James Madison Papers

To James Madison from James Monroe, 3 April 1815

From James Monroe

Washington april 3. 1815.

Dear Sir

I have received yours of the 29th. ulto: with the project of a letter in reply to adml. Cochrane. The alterations suggested will improve it, tho’ I doubt whether I ought to enter into the subject with him. It may produce an insulting reply. I am inclined to think that it will be better to communicate with Mr Baker on the subject. I am endeavouring to collect proof of the most material facts, in the lower counties on this river & elsewhere, which I should be glad to obtain before I send in my answer.

A late letter from Genl. Pinckney showing that the British commanders in that quarter concurrd in the construction of the art: respecting slaves with those on this Bay,1 and that no time was to be lost in obtaining the interference of Mr Baker, if practicable I wrote him a letter of which the enclosed is a copy.2 I have not recd. his answer, but have no expectation of a satisfactory one.

Mr Dallas is expected here in a few days.3 Col Coles says that he will resign in a month or two.

The detachment of the squadron4 intended for the mediterranean, which the secry of the navy says will be commanded by Com: Decatur, will be ready for sea, in a short time. Mr Shaler will go in it. He will proceed to New york, immediately on his return from norfolk, which may be expected the latter end of this week. He will be united, as you seemd to have decided, with the commander of the expedition. Shall this idea be applicable to Decatur, who goes in advance, as well as to Bainbridge? or in the first stage, be confind to Shaler, making the comn. joint & several? The secretary of the navy is of the former opinion. What sh⟨d⟩ be their instructions? Shd. they ⟨extend⟩ to peace without tribute?

We hope that Mrs. Madison’s indisposition, was the effect of the fatigue of the journey only, and not the epidemic. Mrs Monroe’s has not entirely left her. She has left her room, only, to join us at meals, but is in too delicate a state to leave the house. I do not expect to get off before the middle, if even the latter end of this month.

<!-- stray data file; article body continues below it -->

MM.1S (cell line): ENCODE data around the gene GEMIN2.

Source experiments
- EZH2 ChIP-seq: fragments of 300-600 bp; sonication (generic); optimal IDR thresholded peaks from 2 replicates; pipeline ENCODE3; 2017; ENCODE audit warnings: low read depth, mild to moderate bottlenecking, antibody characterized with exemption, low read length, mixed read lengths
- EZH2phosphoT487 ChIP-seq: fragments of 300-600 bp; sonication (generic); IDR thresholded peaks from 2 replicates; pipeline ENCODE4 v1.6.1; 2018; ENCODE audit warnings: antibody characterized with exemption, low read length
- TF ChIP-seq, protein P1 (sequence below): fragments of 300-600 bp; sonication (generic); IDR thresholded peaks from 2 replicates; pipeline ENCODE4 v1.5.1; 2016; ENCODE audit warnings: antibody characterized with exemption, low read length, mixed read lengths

Who ought to be the 4th: Brigr.? If Ripley ought he not to be brevetted, as the ground of the preference.5

Our best respects to Mrs. Madison. We go to our daughter at Richmond or should be happy to call on you on our route home. Very respectfully and sincerely yours

Jas Monroe

RC and enclosure (DLC: Rives Collection, Madison Papers); partial draft (DLC: Monroe Papers). RC docketed by JM. For enclosure (printed in ASP description begins American State Papers: Documents, Legislative and Executive, of the Congress of the United States … (38 vols.; Washington, D.C., 1832–61). description ends , Foreign Relations, 4:106–7), see n. 2.

1Monroe evidently referred to Maj. Gen. Thomas Pinckney’s letter to him of 24 Mar. 1815, which has not been found but was acknowledged by Monroe in his 1 Apr. 1815 reply (DNA: RG 59, ML). Monroe enclosed to Pinckney a copy of his 1 Apr. 1815 letter to British chargé d’affaires Anthony St. John Baker (see n. 2 below) and requested that Pinckney “remonstrate in explicit terms against the removal of the slaves” in British possession near Cumberland Island, Georgia.

2The enclosed copy of Monroe’s 1 Apr. 1815 letter to Baker (8 pp.; docketed by JM) controverted claims by British officers that the first article of the Treaty of Ghent authorized them to retain U.S. slaves in their possession.

3Draft adds the following sentence here: “It is said that he has succeeded in his object respecting his dept.”

4Partial draft ends here.

5For the controversy surrounding Brig. Gen. Eleazer W. Ripley, see PJM-PS description begins Robert A. Rutland et al., eds., The Papers of James Madison: Presidential Series (9 vols. to date; Charlottesville, Va., 1984–). description ends 8:116 n. 1, 117 n. 3.

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